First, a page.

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What Is The Trump Administration's Strategy For Trade Battles?

NPR's Noel King talks to Stephen Vaughn, former general counsel at the Office of the U.S. Trade Representative, about the U.S.-China trade war, and about U.S. trade policy in other parts of the world.

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Transcript:

NOEL KING, HOST:

President Trump made two announcements about trade yesterday. In the morning, the president tweeted that he would reimpose tariffs on steel and aluminum imports from Brazil and Argentina immediately, and then later, the U.S. said it might put tariffs of up to 100% on French goods, including champagne, handbags and cheese. The U.S. says it's responding to a French tax on U.S. tech companies. The French trade minister this morning called the U.S. threat unacceptable and insisted that France is not changing that tax. And then here was President Trump this morning talking about this in London.

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PRESIDENT DONALD TRUMP: I don't want France taxing American companies. If they're going to be taxed, it's going to be - the United States will tax them.

KING: Stephen Vaughn is former general counsel of the U.S. Trade Representative in the Trump administration, and we asked him in to talk about the administration's strategy. Mr. Vaughn, thanks for coming in.

STEPHEN VAUGHN: Thanks for having me.

KING: OK, let's talk about the French tariffs since that's the most recent news. You know, the French government says big tech and data are not taxed fairly; that's what they're trying to do here. What would the impact be on U.S. companies, this tax?

VAUGHN: Well, I think one of the things that the Americans are concerned about is that this is money that should probably be going to the United States or could be affecting the U.S. tax base. And it's been very clear that what France intends to do is to hit American companies. They say it's an across-the-board tax, but it's going to disproportionately affect U.S. companies, and that'll put U.S. companies at a disadvantage vis-a-vis, you know, other companies - and will be treating them unfairly. So that's what the Americans are concerned about. That's what the investigation is about. And they regard this as an unfair trading practice.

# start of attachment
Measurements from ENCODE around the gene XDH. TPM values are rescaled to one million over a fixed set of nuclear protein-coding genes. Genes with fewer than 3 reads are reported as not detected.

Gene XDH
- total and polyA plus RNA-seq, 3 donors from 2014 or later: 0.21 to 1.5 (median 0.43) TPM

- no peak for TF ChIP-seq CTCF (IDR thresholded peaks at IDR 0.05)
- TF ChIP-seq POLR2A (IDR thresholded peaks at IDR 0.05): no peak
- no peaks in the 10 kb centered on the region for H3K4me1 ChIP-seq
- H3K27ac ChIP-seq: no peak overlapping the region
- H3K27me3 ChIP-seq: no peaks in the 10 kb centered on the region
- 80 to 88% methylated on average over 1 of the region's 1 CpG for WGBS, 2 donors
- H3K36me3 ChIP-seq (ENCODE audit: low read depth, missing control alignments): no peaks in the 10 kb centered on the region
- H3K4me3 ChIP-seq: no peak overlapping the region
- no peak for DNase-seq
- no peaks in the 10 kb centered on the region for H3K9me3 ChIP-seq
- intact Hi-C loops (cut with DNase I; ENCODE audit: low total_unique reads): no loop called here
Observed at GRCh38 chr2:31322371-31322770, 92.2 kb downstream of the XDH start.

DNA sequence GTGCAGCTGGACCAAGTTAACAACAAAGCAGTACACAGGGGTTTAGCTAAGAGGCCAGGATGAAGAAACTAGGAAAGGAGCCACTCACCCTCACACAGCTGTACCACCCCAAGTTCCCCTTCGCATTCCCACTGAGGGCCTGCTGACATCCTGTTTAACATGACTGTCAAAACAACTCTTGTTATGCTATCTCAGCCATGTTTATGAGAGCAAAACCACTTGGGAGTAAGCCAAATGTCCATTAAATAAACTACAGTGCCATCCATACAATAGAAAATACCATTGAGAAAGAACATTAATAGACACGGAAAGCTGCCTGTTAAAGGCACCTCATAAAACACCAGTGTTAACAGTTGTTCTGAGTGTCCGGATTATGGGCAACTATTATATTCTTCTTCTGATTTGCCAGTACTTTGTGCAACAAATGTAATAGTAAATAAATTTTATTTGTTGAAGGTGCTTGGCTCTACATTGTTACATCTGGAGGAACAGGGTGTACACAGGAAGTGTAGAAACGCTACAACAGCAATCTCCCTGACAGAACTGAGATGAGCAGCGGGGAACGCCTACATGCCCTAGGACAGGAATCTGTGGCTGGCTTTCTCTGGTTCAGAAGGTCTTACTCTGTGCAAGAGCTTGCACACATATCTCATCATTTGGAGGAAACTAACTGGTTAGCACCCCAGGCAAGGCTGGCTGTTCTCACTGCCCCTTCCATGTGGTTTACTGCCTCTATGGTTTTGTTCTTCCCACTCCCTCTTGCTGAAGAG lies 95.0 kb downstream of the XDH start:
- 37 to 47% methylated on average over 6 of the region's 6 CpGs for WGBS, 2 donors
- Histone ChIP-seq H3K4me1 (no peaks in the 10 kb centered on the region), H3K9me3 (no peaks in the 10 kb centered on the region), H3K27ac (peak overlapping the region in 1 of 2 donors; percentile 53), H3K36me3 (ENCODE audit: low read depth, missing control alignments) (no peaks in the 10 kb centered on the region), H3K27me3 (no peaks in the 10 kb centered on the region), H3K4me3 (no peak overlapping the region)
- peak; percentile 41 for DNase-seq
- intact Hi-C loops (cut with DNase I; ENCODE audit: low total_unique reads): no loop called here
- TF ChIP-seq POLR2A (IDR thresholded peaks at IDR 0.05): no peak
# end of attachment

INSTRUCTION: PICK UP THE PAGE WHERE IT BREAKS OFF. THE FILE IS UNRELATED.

KING: OK, so President Trump is essentially saying, France has forced our hand with this tax; we don't really have any options. Do you think this will come into play as he sits down with France's President Emmanuel Macron today at the NATO summit in London?

VAUGHN: Well, I certainly think it would be a wise idea for France to negotiate with the president on this issue. I mean, the president is very concerned about it. It is a major problem. We have had a tense history with European regulators and U.S. tech companies in recent years. And I think the U.S. government is increasingly concerned that our companies aren't being treated fairly.

KING: OK, the president also tweeted yesterday that he's restoring steel tariffs on Brazil and Argentina, which came as a surprise because those companies had worked out an exemption with the United States. What happened?

VAUGHN: I think the president is concerned that - the purpose of the 232 steel tariffs is to make sure that we have a strong steel industry, we have a strong aluminum industry. The president regards those as a national security issue. So I think he's now concerned that certain actions that are taking place in Brazil and Argentina on the currency side, as he indicated, are going to lead to further imports of steel from Brazil and Argentina, which could put our own steel producers and aluminum producers at risk.